When you’re in balance, it’s within a pH range of about 3.5 to 4.5 and that has a scent associated with it, and that’s normal. That’s your scent, and there’s nothing to be done about that at all. But, if a woman notices a change in her scent, or a change in symptoms — there may be a change in discharge or itching — often there’s the assumption that there must be a disease process that’s going along with it. Often there’s no disease process per say (meaning an infection) but the pH can be out of balance, and it’s that pH that balances that ecosystem.
So if you take it to extremes, if things get too alkaline, for example, and yeast overtakes — which normally live in your vagina — then you can get a yeast infection. If the bacteria overtake, you can get bacterial vaginosis, which means there’s an overgrowth of the bad bacteria, and that gives a particular ‘fish odour’. Those are things that generally require treatment and women become quite symptomatic, but, often don’t even necessarily require medication.
GC: Can you tell me more about what it means to balance the pH of your vagina?
MS: You can balance the pH in your ecosystem — meaning your ‘vaginal vault’ — by giving it the appropriate Lactobacillaceae, and making sure the Lactobacillaceae keep things in check. There’s a very narrow balance; women will come in and see me because they think they have an infection, but in fact it may be because (their) pH is changing. pH can change because of hormones, the use of spermicides, sex, and diet. By balancing your pH, it may make a big difference in terms of what you notice. The whole concept of balancing your pH is by using something that will keep you in the 3.5 to 4.5 range — that’s what keeps things in check, and that’s what keeps things in balance.
It’s interesting, that if you look at the science and the medical literature, that even if you do have Bacterial Vaginosis, by balancing the pH (as opposed to using a medication,) often that will treat the Bacterial Vaginosis itself. For many of my women who notice that this is a recurring problem, we’ll talk about balancing their pH, and one of the ways you can do it is by using something that will balance the pH locally.
GC: What’s the role of a pH Balancing Gel and Probiotic for your vagina?
MS: The concept of a balancing gel (such as the RepHresh pH Balancing Gel), is that it adheres to the wall, and therefore keeps the pH in range, and will do it for up to 80 hours. So, for many women who notice that things are changing, by using something that maintains their pH, they in fact can maintain their “ecosystem” and often it just resolves the issue.
Probiotics are important not only in your intestinal health, but probiotics (like the RepHresh Pro-B Probiotic) are important in your vaginal health as well. We know that when you look at the Lactobacillaceae, they’re the moderators and they’re what keep the good bacteria and the bad bacteria in check, making sure that there’s not an overgrowth of yeast. I tell my patients to think of a probiotic for balancing and preventing recurrence. So for patients who have reoccurring issues, it may not be enough to just keep the pH in check locally, but to take an oral probiotic that will specifically work on the Lactobacillaceae in the vagina.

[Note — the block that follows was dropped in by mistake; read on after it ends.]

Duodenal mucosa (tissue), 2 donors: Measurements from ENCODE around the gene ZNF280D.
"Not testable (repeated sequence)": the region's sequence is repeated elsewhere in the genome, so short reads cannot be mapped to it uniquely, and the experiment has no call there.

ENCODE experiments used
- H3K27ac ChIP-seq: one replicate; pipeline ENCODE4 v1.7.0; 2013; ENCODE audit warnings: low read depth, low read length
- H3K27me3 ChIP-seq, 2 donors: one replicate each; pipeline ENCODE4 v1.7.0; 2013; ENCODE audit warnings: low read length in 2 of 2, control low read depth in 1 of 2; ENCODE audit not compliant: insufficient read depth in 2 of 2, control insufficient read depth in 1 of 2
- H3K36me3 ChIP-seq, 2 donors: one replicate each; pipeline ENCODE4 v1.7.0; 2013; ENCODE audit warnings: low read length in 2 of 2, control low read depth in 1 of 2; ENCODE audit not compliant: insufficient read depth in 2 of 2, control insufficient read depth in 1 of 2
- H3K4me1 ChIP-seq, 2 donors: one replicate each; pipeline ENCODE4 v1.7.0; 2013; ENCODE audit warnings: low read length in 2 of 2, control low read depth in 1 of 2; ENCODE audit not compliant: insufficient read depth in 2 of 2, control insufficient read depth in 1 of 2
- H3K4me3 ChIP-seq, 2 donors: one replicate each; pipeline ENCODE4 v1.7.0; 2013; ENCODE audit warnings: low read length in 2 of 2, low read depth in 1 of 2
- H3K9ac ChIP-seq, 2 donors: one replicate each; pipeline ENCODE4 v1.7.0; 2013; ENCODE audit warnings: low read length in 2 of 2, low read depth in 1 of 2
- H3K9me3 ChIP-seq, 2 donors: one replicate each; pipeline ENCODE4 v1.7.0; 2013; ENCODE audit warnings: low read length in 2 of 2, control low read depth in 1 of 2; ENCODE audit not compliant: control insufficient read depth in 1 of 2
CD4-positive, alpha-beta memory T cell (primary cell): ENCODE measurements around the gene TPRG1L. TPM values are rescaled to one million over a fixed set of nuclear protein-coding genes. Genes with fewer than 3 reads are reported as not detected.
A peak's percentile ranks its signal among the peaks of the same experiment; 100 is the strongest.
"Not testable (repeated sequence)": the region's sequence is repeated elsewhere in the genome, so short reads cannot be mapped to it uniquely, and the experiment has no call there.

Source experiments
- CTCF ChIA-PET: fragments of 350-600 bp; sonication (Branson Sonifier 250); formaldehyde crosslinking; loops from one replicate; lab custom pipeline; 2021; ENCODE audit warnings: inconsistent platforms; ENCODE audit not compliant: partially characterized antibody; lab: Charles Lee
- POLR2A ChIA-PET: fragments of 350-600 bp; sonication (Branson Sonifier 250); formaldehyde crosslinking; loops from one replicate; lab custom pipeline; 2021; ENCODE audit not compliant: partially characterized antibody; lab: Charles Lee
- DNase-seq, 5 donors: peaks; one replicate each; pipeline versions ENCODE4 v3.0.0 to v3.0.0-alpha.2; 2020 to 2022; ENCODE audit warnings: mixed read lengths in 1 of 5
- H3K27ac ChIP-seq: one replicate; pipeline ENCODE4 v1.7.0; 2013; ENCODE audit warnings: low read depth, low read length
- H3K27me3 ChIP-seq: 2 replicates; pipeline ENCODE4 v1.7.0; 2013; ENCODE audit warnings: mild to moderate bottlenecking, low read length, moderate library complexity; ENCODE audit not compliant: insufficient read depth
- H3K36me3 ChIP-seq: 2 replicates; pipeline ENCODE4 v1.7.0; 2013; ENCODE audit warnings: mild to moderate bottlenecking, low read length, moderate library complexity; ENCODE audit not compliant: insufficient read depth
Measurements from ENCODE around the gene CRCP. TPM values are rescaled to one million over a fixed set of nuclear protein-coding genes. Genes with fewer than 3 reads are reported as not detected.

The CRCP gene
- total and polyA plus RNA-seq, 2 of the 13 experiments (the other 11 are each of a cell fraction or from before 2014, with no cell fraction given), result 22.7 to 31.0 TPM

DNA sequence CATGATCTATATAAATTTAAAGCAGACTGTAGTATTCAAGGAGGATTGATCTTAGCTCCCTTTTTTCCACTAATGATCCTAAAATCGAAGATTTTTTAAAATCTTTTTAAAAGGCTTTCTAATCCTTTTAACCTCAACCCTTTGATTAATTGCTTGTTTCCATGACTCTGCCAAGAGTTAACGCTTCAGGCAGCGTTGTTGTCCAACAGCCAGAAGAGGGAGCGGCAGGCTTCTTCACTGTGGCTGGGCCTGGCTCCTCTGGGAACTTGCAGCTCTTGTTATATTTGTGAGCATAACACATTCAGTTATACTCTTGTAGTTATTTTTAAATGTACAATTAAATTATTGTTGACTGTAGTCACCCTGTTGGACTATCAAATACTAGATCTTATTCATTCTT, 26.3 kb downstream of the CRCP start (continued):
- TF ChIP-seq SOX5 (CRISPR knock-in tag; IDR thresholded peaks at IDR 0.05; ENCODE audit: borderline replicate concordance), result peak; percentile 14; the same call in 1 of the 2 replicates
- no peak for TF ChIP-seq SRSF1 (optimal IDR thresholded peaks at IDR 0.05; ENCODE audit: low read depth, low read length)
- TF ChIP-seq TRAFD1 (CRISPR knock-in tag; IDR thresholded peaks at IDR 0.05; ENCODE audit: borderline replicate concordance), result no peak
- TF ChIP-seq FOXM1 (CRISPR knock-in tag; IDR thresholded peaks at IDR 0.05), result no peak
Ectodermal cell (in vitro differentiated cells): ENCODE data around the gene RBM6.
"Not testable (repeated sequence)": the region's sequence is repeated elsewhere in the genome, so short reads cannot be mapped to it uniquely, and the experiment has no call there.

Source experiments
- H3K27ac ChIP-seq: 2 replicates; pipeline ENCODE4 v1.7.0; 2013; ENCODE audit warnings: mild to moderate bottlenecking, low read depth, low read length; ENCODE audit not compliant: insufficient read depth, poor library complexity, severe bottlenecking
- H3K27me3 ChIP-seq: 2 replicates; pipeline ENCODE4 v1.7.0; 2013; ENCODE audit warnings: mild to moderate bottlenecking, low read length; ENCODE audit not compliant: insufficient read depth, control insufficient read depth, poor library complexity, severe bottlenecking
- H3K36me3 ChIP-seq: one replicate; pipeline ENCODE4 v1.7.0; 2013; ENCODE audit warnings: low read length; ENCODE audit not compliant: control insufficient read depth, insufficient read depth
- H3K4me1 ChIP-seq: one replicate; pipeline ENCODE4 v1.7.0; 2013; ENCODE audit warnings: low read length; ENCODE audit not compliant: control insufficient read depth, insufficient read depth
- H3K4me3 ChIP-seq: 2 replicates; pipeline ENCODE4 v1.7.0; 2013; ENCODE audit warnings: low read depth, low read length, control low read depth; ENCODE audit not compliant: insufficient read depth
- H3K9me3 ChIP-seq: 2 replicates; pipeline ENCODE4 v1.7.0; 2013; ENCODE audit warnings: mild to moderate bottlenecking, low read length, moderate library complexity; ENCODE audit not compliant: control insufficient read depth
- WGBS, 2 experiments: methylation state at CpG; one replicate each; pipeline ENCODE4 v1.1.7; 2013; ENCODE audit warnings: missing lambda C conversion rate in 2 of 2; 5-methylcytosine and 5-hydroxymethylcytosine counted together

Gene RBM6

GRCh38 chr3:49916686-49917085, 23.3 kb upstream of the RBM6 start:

GC: What should women know about the “Ecosystem of the Vagina”, as you call it?
We’re so ecologically oriented, we think about the rain forest and the ecosystem, and how important it is, well, we have an ecosystem too. Our entire body is an ecosystem, and understanding how to balance your ecosystem, particularly if it’s a vaginal issue — and not even just if it’s a vaginal issue, just if there’s an odour or an itch that’s not abnormal — you can alter that by making sure that your pH is in check. It’s so interesting that everybody knows about their pool pH, but ask a woman about her own personal vaginal pH and they look at you like, ‘what are you talking about?’. pH is a really important concept and very important for women to understand in terms of your body.
There’s such a wealth of information that’s out there in terms of, what I call the “ecosystem of the vagina” and how to maintain the ecosystem of your vagina. Women are often wanting to do something that’s natural, or wanting to do something that doesn’t necessarily require medication, and then you’ll have an extreme where it’s not enough and someone has something that absolutely needs to be treated. But in women who often need to be treated because they have Bacterial Vaginosis, I’ll speak to them about what they can do about preventing this in the future.
I tend to think of maintaining your pH as a preventive strategy and looking at a probiotic if someone has a recurrent issue. We don’t all need probiotics, some of us have guts that work perfectly and we don’t use probiotics, other people do. For example, if you’re taking an anti-biotic, how many people complain about getting yeast infections after an anti-biotic? So by being pro-active at the same time in using a probiotic or using something that’s going to maintain the pH in your vagina, that often can prevent the secondary issues. So, you’re taking an antibiotic because you’ve got a chest infection, but you end up with a vaginal itch, that’s not fun. So, it’s about understanding how to maintain your vaginal ecosystem — which I think is a great word for women to understand.
GC: If a woman wants to know more about her vaginal pH, and if her overall vaginal health is in check, would you suggest going to see a doctor first?